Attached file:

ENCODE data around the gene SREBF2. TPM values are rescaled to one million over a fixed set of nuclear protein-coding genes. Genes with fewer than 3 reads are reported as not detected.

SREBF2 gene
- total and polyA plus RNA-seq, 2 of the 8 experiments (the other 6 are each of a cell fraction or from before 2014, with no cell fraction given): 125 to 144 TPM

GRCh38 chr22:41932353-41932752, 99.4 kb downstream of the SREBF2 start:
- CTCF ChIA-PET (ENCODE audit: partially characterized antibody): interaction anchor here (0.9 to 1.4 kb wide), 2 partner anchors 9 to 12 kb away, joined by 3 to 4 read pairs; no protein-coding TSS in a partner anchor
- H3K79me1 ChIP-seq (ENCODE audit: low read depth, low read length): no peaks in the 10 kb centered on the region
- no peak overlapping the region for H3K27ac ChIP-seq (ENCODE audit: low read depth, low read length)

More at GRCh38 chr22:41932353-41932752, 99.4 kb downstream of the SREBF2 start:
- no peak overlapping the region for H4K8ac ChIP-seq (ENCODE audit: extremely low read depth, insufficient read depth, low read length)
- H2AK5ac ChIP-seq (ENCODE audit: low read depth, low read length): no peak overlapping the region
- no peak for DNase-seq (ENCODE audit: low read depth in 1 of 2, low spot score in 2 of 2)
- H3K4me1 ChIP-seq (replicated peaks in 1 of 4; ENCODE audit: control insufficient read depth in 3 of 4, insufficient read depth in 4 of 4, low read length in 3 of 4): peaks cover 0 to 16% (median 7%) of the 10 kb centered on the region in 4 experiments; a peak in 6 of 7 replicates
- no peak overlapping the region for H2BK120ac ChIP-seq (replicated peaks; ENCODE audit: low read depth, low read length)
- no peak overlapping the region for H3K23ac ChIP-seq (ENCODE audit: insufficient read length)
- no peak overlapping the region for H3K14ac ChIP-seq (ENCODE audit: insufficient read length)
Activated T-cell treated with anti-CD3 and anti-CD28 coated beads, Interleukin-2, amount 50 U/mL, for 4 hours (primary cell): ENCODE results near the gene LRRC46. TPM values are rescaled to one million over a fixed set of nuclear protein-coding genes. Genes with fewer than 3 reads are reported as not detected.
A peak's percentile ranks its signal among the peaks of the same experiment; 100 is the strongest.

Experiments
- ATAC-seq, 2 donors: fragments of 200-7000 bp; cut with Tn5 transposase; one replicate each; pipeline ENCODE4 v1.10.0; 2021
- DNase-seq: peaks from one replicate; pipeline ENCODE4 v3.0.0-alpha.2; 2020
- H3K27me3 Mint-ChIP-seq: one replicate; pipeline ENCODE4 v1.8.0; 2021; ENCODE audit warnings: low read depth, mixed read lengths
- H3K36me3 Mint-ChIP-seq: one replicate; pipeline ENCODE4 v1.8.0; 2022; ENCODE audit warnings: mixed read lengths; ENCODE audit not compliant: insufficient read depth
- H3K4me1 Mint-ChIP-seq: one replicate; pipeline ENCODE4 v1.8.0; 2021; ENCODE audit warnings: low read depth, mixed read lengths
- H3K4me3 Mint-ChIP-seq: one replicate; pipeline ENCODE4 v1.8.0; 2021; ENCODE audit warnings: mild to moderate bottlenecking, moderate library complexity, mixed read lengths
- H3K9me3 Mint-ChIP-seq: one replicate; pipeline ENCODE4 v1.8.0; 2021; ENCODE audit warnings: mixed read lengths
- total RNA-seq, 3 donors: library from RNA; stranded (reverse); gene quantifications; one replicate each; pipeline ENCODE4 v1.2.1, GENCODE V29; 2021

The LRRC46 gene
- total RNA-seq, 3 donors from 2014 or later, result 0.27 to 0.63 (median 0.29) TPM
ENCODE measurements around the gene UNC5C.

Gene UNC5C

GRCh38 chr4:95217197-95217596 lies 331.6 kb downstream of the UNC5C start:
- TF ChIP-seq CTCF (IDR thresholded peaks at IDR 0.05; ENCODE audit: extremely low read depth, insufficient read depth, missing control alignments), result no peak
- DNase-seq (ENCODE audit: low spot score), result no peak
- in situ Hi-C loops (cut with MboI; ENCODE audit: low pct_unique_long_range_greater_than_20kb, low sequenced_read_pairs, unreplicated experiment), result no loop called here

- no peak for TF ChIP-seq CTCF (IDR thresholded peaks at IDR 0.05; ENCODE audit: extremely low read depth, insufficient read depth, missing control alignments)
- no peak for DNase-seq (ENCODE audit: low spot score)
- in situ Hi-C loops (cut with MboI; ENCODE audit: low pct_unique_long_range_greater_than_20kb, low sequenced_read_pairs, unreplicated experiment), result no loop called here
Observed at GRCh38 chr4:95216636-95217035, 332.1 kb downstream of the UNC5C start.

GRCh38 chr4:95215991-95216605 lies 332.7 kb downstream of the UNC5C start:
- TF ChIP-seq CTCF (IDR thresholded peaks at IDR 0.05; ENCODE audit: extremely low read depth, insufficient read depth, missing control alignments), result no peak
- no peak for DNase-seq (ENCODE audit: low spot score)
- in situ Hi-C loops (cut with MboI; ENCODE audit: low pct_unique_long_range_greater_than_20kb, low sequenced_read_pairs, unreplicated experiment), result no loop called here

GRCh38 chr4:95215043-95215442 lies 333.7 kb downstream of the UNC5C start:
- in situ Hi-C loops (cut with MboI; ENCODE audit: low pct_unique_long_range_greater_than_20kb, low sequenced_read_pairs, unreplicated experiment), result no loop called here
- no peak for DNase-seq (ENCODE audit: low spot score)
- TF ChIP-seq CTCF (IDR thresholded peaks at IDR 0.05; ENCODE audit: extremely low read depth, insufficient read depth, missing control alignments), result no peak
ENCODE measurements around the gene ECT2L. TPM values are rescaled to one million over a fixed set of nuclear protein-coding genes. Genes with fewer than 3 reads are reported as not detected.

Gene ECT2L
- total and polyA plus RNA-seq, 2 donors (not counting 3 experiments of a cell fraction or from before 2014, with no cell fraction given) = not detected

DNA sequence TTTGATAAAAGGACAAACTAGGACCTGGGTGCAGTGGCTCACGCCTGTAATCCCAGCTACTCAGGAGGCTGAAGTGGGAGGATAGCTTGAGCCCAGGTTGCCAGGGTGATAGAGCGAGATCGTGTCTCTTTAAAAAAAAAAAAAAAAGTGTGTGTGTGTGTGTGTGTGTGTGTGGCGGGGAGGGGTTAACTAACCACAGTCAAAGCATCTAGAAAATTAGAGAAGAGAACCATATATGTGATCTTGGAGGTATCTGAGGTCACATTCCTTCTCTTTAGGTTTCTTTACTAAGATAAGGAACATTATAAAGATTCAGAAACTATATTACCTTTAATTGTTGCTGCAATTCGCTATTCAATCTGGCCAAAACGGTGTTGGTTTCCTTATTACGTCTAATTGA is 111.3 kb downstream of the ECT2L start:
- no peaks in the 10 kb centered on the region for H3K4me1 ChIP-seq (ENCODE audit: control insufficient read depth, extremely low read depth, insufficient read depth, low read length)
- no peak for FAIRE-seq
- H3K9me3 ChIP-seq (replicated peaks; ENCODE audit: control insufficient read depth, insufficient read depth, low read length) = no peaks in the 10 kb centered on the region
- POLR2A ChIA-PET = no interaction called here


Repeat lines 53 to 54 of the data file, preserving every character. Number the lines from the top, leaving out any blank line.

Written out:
- H3K9me3 ChIP-seq (replicated peaks; ENCODE audit: control insufficient read depth, insufficient read depth, low read length) = no peaks in the 10 kb centered on the region
- POLR2A ChIA-PET = no interaction called here